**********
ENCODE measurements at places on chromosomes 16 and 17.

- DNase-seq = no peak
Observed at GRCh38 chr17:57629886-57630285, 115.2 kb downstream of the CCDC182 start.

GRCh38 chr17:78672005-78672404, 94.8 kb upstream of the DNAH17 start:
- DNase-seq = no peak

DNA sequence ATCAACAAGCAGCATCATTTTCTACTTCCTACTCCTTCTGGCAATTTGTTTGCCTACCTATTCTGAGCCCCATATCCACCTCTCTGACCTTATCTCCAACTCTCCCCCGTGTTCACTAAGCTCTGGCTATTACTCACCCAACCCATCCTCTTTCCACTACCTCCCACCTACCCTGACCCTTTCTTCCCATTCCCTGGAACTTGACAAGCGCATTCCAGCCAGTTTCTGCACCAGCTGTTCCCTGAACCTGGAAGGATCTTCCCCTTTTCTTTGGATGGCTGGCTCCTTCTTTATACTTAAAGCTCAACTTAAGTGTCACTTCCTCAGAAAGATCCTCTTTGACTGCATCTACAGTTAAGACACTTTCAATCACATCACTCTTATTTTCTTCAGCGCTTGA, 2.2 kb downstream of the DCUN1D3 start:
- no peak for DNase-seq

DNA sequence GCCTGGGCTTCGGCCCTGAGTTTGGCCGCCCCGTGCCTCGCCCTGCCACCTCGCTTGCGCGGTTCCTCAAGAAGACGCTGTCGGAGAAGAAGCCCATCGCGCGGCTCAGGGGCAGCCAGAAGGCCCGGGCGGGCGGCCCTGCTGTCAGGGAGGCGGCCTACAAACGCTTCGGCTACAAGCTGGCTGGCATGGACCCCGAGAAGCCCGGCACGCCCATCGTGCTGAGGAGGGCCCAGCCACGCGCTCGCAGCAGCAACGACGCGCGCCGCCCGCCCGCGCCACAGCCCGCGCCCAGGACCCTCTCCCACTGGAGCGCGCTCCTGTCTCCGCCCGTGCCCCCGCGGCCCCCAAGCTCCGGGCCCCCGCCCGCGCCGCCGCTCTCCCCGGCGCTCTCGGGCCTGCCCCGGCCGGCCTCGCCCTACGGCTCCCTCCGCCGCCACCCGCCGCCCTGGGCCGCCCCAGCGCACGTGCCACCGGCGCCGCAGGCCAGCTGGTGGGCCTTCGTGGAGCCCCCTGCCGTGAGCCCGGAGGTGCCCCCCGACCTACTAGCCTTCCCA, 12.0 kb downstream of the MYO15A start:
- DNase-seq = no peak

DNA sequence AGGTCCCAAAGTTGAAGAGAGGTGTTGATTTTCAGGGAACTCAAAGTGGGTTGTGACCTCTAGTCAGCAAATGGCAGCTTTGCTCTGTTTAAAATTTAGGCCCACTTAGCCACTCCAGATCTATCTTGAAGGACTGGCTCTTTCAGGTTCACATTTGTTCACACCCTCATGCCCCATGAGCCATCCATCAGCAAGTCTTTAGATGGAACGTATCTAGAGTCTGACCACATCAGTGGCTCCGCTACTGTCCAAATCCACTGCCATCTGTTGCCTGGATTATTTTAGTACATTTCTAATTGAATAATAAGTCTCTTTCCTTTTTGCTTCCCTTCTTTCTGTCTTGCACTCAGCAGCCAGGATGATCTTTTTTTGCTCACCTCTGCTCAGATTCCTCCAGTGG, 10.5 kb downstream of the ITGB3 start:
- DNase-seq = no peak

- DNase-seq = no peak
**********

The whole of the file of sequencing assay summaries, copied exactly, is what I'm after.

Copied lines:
ENCODE measurements at places on chromosomes 16 and 17.

- DNase-seq = no peak
Observed at GRCh38 chr17:57629886-57630285, 115.2 kb downstream of the CCDC182 start.

GRCh38 chr17:78672005-78672404, 94.8 kb upstream of the DNAH17 start:
- DNase-seq = no peak

DNA sequence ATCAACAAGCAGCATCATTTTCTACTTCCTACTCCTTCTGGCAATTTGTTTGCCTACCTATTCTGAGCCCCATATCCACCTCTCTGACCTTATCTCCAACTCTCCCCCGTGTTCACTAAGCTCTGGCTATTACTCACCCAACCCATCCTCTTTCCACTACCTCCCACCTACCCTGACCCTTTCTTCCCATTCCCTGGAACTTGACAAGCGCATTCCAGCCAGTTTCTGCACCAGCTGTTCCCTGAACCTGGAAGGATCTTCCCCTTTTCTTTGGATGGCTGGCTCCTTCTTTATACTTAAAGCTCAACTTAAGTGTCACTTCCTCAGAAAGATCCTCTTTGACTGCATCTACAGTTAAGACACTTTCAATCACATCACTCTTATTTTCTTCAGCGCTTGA, 2.2 kb downstream of the DCUN1D3 start:
- no peak for DNase-seq

DNA sequence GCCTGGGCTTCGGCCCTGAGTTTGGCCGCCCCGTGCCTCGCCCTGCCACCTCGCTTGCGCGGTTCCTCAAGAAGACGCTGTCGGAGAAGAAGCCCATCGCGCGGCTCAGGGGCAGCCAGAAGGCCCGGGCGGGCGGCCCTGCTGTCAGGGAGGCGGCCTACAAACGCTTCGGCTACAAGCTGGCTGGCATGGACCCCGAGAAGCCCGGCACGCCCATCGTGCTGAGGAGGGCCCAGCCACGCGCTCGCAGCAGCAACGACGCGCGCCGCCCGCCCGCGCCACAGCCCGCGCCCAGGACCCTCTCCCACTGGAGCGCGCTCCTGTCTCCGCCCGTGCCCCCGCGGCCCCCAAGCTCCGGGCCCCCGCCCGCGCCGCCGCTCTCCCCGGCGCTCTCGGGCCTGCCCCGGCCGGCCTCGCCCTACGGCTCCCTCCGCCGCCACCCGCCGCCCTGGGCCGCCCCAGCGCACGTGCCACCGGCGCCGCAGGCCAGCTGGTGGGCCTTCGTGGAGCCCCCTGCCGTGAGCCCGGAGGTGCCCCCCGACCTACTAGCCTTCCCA, 12.0 kb downstream of the MYO15A start:
- DNase-seq = no peak

DNA sequence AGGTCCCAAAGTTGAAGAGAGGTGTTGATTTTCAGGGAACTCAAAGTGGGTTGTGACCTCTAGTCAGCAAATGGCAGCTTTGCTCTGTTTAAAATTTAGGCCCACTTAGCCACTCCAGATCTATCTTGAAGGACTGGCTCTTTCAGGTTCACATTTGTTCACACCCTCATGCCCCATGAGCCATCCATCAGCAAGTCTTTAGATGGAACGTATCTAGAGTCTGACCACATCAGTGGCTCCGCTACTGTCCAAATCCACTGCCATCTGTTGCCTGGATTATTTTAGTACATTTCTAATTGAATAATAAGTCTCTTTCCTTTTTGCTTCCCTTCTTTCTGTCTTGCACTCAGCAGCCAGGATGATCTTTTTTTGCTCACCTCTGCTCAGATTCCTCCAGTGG, 10.5 kb downstream of the ITGB3 start:
- DNase-seq = no peak

- DNase-seq = no peak